04: Relationships cont’d

leave a comment »

Gray also highlights the issue of how expertise is constructed in the conspiracy, which we briefly touched upon in Chapter 2. The cover of Gray’s book proudly carries the name “John Gray, Ph.D,” which gives the impression that he must be coming from some position of research-based evidence, right? One would think (or hope) this to be the case. But if reports are to be believed such as Sarah Hampson’s 2008 article in The Globe and Mail, Gray’s doctoral qualification stems from a correspondence course from an unaccredited institution. Does that influence your perception of the position of expertise from which Gray is allegedly writing?

You may well be a sophisticated reader who wouldn’t be taken in by such things, but plenty of people are not. I remember very clearly being in my early teens, when I lived in a simpler world. When I saw people in the media passing comment on something I would assume they were an expert, simply because they had been selected to comment in the media. If I saw someone was a “Dr,” that person was not just an expert, but a “scientific” expert. Plenty of people think like this. It takes quite a bit of exposure to the world to realize that people get media coverage for all manner of reasons, most of which have nothing to do with their expertise. It also takes some time to learn that unless they are referring to an area in which they have undertaken genuine—ideally peer-reviewed—research, most people who call themselves “Dr” are in no better position to comment than anyone else. You might even want to challenge my appeal to authority in this regard: I include the credential in the transparent hope of capturing a few unsuspecting readers and, to be honest, because I’m proud of my modest achievement. But I don’t expect you to give me the benefit of the doubt simply because I have a Ph.D. (even one from a “real” university!). Also, remember how in the introductory chapter I referred to the political scientist Michael Barkun and his model of conspiracy thinking? One of the characteristics he identifies of conspiracy thinking is that it “enthusiastically mimics mainstream scholarship.” Have a think about that the next time you see a book where the author is appended with a Ph.D. or talks about their “research” (DeAngelo, for example, refers to his “research” six times in Double Your Dating, demonstrating a key issue of the conspiracy not only in terms of mimicking mainstream scholarship but also that repetition reinforces a guided perception of reality).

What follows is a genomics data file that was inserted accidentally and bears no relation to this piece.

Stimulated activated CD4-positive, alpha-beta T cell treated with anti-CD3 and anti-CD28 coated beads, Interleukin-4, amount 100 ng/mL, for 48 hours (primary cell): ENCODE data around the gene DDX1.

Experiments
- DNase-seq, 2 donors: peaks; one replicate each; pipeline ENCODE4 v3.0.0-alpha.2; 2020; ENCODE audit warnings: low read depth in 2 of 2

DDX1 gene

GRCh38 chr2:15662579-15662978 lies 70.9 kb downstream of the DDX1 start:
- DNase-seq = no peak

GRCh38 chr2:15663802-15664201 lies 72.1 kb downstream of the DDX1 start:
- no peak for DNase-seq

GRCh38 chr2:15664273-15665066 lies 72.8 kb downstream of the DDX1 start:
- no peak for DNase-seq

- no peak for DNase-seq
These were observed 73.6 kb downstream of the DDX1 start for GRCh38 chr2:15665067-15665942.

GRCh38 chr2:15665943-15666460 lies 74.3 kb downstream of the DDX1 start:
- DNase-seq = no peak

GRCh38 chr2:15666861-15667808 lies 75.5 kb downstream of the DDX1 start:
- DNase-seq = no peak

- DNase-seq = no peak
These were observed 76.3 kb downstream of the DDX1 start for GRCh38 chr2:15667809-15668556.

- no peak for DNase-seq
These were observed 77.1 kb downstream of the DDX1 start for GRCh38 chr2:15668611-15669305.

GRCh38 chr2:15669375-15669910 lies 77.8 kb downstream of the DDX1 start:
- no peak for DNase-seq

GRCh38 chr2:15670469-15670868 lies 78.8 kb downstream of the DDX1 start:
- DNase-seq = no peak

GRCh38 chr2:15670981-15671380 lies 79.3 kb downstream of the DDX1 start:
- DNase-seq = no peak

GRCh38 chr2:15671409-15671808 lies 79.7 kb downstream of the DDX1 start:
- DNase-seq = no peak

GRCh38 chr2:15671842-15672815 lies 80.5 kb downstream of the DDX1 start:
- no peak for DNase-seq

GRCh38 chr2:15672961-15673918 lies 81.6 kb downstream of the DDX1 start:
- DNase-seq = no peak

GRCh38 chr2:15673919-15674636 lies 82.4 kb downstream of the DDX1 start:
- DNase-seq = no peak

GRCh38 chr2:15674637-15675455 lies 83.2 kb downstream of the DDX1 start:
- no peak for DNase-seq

But consider too: assuming that, like me, you might once have assumed these people were “experts” but now know better, we see that there are always new horizons of awareness to reach. So if you think the argument of The Masculinity Conspiracy is questionable remember that, like me, you have been wrong before, but moved on. Whatever your opinion, if you think you have something completely understood, there is a high probability you are wrong. Consequently, in this book I am not suggesting that exposing the conspiracy is the end of the line, simply that it brings some critical focus to the issue of masculinity that is otherwise lacking: that focus can then be further tightened until it eventually approximates the truth, or acknowledges that there are multiple truths operating at any one time rather than the prescriptive mono-truth of the conspiracy.


Written by Joseph Gelfer

December 14, 2010 at 3:30 pm

Leave a Reply

Fill in your details below or click an icon to log in: Logo

You are commenting using your account. Log Out / Change )

Twitter picture

You are commenting using your Twitter account. Log Out / Change )

Facebook photo

You are commenting using your Facebook account. Log Out / Change )

Google+ photo

You are commenting using your Google+ account. Log Out / Change )

Connecting to %s

%d bloggers like this: